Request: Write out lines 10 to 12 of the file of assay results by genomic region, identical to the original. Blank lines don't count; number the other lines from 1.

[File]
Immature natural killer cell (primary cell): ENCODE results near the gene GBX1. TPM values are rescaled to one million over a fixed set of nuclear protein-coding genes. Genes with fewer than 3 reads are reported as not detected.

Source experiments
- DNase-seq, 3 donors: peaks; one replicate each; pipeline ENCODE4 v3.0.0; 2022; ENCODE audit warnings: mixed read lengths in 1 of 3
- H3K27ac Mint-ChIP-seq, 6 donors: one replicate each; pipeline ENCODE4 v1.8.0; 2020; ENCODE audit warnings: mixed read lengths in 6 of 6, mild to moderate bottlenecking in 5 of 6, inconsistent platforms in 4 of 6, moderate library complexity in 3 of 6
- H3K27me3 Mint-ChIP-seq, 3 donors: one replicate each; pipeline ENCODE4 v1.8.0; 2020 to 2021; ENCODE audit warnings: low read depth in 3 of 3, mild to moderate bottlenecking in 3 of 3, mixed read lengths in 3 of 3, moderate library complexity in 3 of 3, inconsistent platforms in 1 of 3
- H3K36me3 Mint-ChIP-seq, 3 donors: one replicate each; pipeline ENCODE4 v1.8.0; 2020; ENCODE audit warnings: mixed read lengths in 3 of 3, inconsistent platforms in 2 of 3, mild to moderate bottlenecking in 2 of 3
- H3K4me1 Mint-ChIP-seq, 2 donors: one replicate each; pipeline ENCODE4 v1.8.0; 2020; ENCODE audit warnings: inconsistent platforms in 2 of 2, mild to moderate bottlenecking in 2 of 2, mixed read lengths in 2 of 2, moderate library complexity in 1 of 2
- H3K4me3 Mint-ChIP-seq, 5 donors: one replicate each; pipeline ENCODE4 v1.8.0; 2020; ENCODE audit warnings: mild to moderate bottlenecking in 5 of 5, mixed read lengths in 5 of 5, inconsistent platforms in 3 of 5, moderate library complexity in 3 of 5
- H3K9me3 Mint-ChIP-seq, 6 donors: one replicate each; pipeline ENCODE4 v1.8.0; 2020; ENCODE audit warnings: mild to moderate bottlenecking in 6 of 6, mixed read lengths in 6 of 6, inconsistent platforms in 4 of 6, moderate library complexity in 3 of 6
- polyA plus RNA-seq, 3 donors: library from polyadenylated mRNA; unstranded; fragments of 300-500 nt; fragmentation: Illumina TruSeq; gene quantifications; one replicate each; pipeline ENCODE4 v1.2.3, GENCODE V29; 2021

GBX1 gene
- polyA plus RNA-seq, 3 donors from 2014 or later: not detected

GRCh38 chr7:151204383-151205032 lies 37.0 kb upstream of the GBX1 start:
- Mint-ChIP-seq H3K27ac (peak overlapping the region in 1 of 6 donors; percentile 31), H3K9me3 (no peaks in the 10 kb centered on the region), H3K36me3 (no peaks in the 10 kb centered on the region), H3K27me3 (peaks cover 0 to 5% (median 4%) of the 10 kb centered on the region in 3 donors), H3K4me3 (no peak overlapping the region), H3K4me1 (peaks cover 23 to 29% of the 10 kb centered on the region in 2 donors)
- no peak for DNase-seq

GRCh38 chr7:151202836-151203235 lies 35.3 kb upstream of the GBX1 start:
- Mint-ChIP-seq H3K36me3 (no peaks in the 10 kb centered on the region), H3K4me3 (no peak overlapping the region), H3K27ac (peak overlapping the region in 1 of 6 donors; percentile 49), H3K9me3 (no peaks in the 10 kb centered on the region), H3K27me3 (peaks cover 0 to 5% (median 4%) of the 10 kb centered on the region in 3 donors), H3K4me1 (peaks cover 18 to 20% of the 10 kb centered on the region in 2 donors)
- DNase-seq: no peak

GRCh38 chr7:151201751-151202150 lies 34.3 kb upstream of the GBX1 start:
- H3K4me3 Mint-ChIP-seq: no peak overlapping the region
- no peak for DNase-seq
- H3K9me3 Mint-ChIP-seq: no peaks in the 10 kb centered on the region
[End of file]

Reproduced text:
- polyA plus RNA-seq, 3 donors: library from polyadenylated mRNA; unstranded; fragments of 300-500 nt; fragmentation: Illumina TruSeq; gene quantifications; one replicate each; pipeline ENCODE4 v1.2.3, GENCODE V29; 2021

GBX1 gene
- polyA plus RNA-seq, 3 donors from 2014 or later: not detected